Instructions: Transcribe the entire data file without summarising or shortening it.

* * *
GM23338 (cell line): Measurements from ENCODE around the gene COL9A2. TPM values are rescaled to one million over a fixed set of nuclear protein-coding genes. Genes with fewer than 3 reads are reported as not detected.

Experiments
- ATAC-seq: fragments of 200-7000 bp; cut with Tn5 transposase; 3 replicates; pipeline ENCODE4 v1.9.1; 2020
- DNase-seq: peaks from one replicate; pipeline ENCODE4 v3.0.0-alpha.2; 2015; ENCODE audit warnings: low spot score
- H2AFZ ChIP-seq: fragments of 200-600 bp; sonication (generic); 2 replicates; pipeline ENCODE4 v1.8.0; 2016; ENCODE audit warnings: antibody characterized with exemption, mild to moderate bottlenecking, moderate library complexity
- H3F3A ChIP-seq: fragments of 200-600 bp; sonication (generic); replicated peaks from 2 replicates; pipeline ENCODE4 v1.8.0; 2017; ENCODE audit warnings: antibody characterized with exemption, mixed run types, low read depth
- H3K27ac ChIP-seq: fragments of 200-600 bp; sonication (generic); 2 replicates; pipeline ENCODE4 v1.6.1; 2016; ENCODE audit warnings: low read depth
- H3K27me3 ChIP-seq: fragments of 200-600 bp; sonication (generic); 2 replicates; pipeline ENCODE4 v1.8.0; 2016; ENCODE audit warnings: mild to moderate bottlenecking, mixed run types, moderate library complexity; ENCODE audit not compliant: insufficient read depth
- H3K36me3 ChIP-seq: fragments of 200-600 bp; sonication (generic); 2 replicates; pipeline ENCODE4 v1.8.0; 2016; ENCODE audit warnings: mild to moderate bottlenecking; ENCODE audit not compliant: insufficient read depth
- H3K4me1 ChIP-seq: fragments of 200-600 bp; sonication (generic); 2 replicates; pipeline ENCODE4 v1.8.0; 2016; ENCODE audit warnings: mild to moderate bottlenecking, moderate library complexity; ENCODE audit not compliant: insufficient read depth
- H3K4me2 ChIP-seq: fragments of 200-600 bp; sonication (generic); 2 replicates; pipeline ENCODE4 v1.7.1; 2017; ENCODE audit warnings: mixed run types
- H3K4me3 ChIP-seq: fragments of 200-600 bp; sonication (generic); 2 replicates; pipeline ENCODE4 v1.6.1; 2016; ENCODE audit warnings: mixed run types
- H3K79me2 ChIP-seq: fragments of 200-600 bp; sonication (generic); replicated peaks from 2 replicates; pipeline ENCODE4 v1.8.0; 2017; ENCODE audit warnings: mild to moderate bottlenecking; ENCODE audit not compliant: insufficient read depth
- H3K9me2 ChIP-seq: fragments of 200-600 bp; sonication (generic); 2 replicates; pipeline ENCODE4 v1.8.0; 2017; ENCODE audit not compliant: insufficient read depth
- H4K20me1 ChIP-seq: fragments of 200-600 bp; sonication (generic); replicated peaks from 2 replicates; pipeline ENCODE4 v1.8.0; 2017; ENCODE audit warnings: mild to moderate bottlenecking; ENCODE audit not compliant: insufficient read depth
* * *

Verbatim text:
GM23338 (cell line): Measurements from ENCODE around the gene COL9A2. TPM values are rescaled to one million over a fixed set of nuclear protein-coding genes. Genes with fewer than 3 reads are reported as not detected.

Experiments
- ATAC-seq: fragments of 200-7000 bp; cut with Tn5 transposase; 3 replicates; pipeline ENCODE4 v1.9.1; 2020
- DNase-seq: peaks from one replicate; pipeline ENCODE4 v3.0.0-alpha.2; 2015; ENCODE audit warnings: low spot score
- H2AFZ ChIP-seq: fragments of 200-600 bp; sonication (generic); 2 replicates; pipeline ENCODE4 v1.8.0; 2016; ENCODE audit warnings: antibody characterized with exemption, mild to moderate bottlenecking, moderate library complexity
- H3F3A ChIP-seq: fragments of 200-600 bp; sonication (generic); replicated peaks from 2 replicates; pipeline ENCODE4 v1.8.0; 2017; ENCODE audit warnings: antibody characterized with exemption, mixed run types, low read depth
- H3K27ac ChIP-seq: fragments of 200-600 bp; sonication (generic); 2 replicates; pipeline ENCODE4 v1.6.1; 2016; ENCODE audit warnings: low read depth
- H3K27me3 ChIP-seq: fragments of 200-600 bp; sonication (generic); 2 replicates; pipeline ENCODE4 v1.8.0; 2016; ENCODE audit warnings: mild to moderate bottlenecking, mixed run types, moderate library complexity; ENCODE audit not compliant: insufficient read depth
- H3K36me3 ChIP-seq: fragments of 200-600 bp; sonication (generic); 2 replicates; pipeline ENCODE4 v1.8.0; 2016; ENCODE audit warnings: mild to moderate bottlenecking; ENCODE audit not compliant: insufficient read depth
- H3K4me1 ChIP-seq: fragments of 200-600 bp; sonication (generic); 2 replicates; pipeline ENCODE4 v1.8.0; 2016; ENCODE audit warnings: mild to moderate bottlenecking, moderate library complexity; ENCODE audit not compliant: insufficient read depth
- H3K4me2 ChIP-seq: fragments of 200-600 bp; sonication (generic); 2 replicates; pipeline ENCODE4 v1.7.1; 2017; ENCODE audit warnings: mixed run types
- H3K4me3 ChIP-seq: fragments of 200-600 bp; sonication (generic); 2 replicates; pipeline ENCODE4 v1.6.1; 2016; ENCODE audit warnings: mixed run types
- H3K79me2 ChIP-seq: fragments of 200-600 bp; sonication (generic); replicated peaks from 2 replicates; pipeline ENCODE4 v1.8.0; 2017; ENCODE audit warnings: mild to moderate bottlenecking; ENCODE audit not compliant: insufficient read depth
- H3K9me2 ChIP-seq: fragments of 200-600 bp; sonication (generic); 2 replicates; pipeline ENCODE4 v1.8.0; 2017; ENCODE audit not compliant: insufficient read depth
- H4K20me1 ChIP-seq: fragments of 200-600 bp; sonication (generic); replicated peaks from 2 replicates; pipeline ENCODE4 v1.8.0; 2017; ENCODE audit warnings: mild to moderate bottlenecking; ENCODE audit not compliant: insufficient read depth